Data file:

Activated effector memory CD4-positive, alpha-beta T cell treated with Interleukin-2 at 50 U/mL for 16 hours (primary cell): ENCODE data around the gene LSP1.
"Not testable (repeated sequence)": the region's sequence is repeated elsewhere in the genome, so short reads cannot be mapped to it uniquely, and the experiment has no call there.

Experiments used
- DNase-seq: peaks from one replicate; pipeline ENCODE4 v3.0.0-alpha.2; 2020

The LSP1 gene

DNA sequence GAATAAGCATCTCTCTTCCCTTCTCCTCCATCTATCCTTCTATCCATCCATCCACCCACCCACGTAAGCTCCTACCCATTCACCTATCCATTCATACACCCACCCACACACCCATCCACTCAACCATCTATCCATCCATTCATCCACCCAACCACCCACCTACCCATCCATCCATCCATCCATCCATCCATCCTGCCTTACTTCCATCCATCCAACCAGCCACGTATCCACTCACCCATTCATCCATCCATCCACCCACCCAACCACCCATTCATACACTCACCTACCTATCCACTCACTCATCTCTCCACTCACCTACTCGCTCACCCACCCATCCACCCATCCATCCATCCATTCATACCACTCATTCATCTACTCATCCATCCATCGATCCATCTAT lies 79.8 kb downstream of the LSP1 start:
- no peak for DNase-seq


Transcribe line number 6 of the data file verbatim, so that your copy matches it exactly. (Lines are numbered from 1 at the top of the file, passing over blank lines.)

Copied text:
DNA sequence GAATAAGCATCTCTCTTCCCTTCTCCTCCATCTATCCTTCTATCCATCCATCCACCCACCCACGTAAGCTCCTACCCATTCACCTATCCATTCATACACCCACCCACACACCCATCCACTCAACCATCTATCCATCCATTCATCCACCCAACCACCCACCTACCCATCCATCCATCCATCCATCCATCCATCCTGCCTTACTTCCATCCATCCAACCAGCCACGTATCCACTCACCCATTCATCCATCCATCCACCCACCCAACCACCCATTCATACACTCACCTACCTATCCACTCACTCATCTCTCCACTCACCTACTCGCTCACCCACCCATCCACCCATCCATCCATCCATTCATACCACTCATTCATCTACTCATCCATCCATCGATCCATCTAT lies 79.8 kb downstream of the LSP1 start: